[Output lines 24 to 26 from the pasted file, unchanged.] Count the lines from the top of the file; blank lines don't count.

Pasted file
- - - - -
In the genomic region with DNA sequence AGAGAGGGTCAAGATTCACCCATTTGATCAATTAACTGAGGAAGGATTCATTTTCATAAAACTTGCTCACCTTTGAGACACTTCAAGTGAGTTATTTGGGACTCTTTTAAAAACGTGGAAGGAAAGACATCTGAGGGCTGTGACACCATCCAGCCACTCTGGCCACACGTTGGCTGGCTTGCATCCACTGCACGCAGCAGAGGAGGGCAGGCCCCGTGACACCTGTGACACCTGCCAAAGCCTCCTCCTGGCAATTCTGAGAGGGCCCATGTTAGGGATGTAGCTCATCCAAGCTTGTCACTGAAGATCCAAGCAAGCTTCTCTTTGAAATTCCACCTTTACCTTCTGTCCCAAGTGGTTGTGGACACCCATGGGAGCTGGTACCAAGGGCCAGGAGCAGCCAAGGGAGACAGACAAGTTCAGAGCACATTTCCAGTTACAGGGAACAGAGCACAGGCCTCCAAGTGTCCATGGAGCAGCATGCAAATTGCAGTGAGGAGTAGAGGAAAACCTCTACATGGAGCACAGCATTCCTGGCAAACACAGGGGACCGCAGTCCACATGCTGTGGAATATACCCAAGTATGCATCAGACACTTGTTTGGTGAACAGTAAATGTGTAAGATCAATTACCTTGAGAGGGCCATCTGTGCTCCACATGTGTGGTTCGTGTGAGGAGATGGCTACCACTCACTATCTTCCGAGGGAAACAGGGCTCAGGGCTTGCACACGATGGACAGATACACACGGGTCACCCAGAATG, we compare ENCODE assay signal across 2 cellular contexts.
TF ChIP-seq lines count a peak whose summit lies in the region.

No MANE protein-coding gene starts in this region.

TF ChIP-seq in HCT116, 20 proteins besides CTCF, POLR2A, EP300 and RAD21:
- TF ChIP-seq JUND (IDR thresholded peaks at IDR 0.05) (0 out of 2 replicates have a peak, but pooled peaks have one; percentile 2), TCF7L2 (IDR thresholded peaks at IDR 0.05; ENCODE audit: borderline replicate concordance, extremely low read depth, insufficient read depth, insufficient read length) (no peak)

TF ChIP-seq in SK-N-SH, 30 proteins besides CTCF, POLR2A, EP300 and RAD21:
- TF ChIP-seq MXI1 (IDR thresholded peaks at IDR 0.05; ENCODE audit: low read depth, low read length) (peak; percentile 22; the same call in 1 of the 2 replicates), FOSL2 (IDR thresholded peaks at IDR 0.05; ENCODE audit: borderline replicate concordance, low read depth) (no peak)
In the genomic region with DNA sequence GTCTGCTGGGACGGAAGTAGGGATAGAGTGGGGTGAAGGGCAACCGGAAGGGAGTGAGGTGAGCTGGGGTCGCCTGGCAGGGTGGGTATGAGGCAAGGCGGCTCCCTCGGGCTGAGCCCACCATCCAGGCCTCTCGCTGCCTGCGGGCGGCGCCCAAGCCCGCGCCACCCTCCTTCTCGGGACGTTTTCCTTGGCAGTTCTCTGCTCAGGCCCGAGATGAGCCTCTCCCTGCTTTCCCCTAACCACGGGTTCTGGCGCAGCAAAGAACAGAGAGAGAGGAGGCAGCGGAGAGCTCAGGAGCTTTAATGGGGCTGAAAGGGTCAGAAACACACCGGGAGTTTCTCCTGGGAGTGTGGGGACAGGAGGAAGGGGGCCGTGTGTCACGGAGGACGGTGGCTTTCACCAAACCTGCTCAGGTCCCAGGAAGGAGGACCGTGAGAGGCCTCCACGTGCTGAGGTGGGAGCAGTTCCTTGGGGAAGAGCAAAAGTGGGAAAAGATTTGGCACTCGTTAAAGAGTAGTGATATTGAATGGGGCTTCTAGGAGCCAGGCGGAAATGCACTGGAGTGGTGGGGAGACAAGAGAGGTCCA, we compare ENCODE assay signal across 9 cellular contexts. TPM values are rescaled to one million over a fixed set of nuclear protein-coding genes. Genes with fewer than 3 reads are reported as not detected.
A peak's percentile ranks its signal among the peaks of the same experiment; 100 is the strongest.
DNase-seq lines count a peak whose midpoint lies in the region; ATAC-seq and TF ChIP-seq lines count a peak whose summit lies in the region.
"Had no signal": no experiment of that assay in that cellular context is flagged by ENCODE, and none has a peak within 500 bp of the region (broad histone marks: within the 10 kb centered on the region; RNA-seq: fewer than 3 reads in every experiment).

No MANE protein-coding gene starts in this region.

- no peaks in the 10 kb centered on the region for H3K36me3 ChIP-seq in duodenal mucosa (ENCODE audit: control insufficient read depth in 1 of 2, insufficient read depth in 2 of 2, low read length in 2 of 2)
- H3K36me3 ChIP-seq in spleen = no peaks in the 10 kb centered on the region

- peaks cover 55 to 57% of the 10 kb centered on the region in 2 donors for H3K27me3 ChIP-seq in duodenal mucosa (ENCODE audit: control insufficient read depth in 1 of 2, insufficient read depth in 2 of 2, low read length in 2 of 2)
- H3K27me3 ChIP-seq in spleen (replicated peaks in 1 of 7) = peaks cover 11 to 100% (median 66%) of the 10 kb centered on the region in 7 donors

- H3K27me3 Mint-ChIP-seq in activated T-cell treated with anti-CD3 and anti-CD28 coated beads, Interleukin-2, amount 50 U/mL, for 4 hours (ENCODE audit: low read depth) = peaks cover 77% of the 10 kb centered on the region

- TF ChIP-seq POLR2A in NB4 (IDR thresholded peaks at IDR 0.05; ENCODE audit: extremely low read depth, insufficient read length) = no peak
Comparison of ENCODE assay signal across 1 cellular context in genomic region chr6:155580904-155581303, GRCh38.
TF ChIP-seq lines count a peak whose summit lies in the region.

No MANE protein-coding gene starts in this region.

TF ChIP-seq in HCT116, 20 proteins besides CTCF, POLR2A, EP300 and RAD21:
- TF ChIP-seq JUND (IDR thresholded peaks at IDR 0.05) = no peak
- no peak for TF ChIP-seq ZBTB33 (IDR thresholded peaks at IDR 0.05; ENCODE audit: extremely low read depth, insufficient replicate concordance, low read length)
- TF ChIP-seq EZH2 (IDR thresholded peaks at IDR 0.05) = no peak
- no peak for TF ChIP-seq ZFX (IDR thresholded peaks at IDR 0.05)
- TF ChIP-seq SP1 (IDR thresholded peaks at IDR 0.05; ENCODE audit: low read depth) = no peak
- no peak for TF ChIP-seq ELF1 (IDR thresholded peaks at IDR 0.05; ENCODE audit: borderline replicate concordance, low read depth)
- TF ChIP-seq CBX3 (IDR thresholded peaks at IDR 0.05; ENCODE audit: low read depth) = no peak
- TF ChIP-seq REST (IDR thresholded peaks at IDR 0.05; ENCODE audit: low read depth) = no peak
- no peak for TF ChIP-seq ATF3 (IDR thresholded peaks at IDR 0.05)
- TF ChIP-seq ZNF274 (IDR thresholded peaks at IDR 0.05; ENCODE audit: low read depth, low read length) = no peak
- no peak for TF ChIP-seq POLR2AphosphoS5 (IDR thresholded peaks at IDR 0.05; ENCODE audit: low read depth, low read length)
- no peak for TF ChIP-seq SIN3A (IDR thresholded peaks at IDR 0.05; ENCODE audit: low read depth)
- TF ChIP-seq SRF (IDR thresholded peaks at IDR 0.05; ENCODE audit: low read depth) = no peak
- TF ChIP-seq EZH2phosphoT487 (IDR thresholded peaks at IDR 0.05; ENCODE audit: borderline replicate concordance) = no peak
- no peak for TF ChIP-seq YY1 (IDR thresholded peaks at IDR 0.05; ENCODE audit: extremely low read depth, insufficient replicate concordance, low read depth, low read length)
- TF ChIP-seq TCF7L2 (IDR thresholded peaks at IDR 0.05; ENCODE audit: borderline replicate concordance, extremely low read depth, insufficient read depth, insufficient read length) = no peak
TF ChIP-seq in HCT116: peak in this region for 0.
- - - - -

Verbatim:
- no peak for TF ChIP-seq ZBTB33 (IDR thresholded peaks at IDR 0.05; ENCODE audit: extremely low read depth, insufficient replicate concordance, low read length)
- TF ChIP-seq EZH2 (IDR thresholded peaks at IDR 0.05) = no peak
- no peak for TF ChIP-seq ZFX (IDR thresholded peaks at IDR 0.05)